In the early chapters, Sprinkle and Stephens answer some burning questions: What were the circumstances that led them to meet in the first place? How did they end up in artistic collaboration? How did ACT UP and “third-wave, sex-positive feminism” influence their thinking? What was the genesis for the seven year project â€œLove Art Laboratory”? How did they cope behind the scenes of the â€œBreast Cancer Ballet”? Why did they choose to make performance art weddings to marry the “more-than-human”? What sparked their interest in developing Ecosexual and Sexecology research? And, what shaped Beth and Annie’s childhoods? As a rural Queer myself, I very much related to Beth’s account of her adventures while growing up in Appalachia. “The mountains and woods inspired [her] ecosexual desires. The hills were the commons where food was free if you could find it and the water was so clean that you could count the fish for dinner while they were still swimming.” Even before Beth and Annie had unearthed ecosexual orientation through their art practice research, it had always been there. In the same chapter, Annie recollects her early love of swimming. “I took in the sound of the splash and then the silence of being underwater. I became one with the water.” Reading their “Ecosexual Herstories”, a quote from Mary Oliver’s Upstream comes to mind, “Attention is the beginning of devotion.”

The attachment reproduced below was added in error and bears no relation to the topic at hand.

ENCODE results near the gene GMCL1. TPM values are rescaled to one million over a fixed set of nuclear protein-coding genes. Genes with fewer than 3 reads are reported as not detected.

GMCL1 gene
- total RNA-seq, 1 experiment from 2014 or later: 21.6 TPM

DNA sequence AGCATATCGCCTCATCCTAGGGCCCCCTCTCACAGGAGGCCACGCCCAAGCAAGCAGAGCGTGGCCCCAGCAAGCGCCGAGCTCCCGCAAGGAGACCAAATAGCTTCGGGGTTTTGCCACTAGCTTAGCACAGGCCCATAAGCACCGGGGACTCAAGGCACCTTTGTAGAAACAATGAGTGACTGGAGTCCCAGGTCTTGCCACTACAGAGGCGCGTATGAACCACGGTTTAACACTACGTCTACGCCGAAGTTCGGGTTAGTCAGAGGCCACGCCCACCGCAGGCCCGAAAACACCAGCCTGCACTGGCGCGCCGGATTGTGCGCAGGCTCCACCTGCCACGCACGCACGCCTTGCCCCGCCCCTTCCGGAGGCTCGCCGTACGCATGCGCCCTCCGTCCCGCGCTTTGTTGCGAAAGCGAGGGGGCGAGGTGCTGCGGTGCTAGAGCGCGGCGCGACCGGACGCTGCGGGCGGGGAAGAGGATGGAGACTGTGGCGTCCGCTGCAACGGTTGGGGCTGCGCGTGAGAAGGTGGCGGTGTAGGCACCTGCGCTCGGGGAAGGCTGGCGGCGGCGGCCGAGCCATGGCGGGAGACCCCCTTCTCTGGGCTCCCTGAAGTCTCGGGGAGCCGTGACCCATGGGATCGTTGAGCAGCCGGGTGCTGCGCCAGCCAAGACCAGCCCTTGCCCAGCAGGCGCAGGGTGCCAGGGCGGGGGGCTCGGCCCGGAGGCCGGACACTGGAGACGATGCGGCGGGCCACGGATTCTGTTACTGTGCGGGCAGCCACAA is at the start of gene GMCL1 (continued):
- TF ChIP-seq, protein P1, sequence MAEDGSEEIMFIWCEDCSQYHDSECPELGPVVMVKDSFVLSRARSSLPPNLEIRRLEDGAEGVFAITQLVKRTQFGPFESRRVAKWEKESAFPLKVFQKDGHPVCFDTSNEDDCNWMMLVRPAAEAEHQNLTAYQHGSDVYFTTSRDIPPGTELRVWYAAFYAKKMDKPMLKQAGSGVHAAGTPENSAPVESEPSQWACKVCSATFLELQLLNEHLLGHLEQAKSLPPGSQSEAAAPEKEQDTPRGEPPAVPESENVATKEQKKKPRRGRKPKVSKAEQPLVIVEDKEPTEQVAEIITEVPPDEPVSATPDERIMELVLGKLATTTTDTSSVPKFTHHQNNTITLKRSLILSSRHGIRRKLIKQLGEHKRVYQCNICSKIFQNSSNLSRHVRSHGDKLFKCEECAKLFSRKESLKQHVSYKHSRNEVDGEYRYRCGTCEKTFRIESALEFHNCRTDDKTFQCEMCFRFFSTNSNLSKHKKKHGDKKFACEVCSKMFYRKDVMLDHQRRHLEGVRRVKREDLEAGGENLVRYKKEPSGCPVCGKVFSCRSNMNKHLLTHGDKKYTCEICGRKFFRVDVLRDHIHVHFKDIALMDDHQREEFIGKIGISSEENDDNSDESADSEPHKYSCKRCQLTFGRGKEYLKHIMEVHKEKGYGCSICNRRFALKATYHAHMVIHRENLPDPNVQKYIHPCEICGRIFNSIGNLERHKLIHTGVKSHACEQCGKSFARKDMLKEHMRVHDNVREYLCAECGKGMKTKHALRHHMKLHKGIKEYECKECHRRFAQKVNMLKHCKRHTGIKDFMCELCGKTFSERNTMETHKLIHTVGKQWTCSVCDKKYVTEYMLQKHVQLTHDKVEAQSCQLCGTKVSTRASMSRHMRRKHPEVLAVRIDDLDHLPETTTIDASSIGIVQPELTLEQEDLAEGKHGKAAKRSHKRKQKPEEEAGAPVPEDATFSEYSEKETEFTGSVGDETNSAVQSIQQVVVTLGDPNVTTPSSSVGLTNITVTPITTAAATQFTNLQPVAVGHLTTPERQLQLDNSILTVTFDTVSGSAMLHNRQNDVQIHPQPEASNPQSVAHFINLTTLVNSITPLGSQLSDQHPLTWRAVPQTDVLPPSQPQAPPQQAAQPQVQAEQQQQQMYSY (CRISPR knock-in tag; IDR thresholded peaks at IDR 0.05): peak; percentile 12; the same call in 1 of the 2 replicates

In their devotion to “Theoretical Ground”, the authors draw upon theory and scholarly illumination from Greta GaardBruno LatourDonna Haraway and Kim TallBear(amongst others). Donna Haraway’s book Staying with the Trouble: Making Kin in the Chthulucene, and “[her] ideas about science, posthumanism, new materialism and contemporary ecofeminism have been tremendously influential for [Stephens and Sprinkle] as [they] have formulated ecosexuality and sexecology.” Stephens and Sprinkle interview Haraway in their film Water Makes Us Wet. Kim TallBear “has also been generative to [Stephens and Sprinkle in the] formulating of [their] theories of ecosexuality.” TallBear’s “work examines the historical and ongoing roles of technosciencein the colonising and subjugation of Indigenous peoples.” In the chapter “Between the Covers: Related and Recommended Books and Movies”, Stephens and Sprinkle have provided an extensive list of scholarly writing from the aforementioned thinkers (and many more). I was thrilled to see the essay â€œImagination and Empathy: Artists with Trees” by Glasgow based artists Tim Collins and Reiko Goto -Collins in “Between the Covers”. For additional reading on decolonial thinking, I would also recommend the work of Zoe ToddBilly-Ray Belcourt and Sebastian De Line.